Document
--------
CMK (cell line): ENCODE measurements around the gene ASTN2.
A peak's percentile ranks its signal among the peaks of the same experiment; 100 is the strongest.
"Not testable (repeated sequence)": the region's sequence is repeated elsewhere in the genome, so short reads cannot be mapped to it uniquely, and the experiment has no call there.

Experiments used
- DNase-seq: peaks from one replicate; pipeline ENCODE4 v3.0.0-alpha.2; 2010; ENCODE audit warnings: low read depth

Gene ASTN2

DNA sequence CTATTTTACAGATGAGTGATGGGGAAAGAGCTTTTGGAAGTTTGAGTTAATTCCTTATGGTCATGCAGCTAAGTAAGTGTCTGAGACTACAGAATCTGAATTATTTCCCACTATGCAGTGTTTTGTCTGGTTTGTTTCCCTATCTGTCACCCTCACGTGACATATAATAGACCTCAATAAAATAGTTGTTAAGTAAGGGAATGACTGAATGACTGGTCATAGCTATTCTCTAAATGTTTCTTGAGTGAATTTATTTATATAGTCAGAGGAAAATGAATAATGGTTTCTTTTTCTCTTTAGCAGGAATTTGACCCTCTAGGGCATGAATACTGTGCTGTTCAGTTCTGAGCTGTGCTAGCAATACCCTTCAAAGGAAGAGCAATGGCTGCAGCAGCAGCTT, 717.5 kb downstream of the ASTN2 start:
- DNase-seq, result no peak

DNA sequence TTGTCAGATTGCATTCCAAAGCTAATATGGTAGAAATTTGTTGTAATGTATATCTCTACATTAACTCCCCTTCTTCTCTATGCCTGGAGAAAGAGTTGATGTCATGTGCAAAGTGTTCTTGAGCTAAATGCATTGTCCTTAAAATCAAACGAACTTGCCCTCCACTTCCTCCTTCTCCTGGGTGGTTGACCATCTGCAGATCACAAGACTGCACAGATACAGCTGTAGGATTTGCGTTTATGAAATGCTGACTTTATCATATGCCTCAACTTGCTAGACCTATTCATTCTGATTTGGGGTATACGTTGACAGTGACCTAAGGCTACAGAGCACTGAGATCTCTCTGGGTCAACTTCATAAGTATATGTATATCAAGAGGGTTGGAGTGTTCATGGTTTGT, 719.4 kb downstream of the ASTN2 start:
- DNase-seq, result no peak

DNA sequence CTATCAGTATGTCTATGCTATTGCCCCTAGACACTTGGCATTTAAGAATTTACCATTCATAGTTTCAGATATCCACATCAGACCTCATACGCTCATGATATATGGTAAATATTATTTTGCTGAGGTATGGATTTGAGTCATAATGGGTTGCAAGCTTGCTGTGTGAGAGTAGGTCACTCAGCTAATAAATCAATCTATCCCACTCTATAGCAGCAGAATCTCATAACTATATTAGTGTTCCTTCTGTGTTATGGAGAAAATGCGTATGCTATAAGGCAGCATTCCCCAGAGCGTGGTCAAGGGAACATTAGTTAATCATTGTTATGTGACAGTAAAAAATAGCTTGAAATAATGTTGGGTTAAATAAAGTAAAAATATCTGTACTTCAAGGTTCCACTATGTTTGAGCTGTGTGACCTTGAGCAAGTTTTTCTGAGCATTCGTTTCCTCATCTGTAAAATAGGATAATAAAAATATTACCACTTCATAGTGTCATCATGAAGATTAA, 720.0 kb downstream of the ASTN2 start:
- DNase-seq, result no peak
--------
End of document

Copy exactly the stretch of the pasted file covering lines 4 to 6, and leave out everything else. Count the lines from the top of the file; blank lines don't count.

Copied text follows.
Experiments used
- DNase-seq: peaks from one replicate; pipeline ENCODE4 v3.0.0-alpha.2; 2010; ENCODE audit warnings: low read depth

Gene ASTN2